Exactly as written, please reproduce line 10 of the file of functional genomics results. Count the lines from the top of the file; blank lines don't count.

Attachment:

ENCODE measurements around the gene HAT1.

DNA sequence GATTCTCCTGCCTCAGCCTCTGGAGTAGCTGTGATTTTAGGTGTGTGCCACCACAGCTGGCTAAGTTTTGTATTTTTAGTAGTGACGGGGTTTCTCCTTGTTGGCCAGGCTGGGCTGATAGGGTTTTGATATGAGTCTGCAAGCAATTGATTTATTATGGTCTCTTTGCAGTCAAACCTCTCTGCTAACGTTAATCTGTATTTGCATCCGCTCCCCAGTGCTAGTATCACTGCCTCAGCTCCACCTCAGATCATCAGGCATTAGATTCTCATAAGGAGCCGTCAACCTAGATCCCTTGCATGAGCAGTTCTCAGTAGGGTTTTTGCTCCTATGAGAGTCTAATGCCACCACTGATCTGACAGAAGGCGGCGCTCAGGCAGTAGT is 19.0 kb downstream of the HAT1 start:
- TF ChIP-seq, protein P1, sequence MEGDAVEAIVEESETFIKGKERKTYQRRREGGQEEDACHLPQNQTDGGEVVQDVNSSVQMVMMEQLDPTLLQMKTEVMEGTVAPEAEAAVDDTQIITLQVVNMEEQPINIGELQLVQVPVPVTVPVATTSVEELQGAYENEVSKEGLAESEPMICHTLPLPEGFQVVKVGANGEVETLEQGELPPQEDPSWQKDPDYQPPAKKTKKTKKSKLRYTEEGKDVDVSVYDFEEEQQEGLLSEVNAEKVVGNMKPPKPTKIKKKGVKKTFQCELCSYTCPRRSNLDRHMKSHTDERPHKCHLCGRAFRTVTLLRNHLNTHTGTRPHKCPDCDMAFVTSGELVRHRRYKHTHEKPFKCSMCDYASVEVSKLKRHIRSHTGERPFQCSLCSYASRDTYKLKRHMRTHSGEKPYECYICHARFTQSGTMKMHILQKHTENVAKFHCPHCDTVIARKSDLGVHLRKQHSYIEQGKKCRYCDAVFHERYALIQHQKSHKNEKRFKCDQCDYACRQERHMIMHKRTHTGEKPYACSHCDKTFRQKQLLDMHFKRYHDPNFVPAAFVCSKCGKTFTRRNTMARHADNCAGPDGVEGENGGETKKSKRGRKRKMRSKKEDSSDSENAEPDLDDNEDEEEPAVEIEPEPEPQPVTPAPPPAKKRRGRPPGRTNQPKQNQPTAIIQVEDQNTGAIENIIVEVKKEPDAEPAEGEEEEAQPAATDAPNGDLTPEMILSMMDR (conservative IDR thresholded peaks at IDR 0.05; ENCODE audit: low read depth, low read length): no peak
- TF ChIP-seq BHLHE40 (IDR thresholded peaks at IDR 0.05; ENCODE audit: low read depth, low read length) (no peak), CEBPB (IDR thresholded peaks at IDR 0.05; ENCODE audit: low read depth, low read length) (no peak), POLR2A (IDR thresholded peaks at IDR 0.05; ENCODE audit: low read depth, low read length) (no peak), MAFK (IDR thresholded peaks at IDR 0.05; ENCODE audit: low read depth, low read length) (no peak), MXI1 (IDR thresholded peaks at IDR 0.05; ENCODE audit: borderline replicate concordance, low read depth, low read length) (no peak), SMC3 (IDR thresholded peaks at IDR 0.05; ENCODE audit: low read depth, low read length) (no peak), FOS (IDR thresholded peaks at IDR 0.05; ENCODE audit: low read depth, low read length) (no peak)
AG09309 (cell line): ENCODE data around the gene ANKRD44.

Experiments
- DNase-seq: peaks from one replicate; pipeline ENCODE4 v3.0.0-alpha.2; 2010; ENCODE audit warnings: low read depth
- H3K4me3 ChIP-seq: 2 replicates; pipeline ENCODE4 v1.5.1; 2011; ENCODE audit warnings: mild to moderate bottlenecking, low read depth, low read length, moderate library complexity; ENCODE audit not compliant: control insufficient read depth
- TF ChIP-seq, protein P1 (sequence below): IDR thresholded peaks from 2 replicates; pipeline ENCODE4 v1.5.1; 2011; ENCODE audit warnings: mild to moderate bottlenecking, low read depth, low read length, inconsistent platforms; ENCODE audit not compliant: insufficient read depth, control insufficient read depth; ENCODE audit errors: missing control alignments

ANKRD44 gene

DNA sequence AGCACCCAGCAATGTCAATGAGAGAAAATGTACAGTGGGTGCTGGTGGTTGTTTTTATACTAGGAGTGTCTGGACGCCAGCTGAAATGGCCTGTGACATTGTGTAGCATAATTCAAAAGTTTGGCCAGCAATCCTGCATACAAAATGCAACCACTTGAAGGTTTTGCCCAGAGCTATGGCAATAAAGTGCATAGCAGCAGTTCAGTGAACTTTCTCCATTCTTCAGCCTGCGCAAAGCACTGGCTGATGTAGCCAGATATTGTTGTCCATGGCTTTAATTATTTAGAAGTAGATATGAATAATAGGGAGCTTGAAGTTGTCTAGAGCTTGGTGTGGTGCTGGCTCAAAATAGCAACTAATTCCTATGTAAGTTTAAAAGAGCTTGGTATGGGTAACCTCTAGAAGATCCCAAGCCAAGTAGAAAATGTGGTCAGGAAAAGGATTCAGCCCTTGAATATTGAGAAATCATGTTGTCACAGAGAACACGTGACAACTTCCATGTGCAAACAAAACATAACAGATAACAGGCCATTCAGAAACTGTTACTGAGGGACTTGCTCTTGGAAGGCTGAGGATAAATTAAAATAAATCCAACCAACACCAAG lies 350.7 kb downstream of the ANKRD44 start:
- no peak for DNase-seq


ANKRD44 gene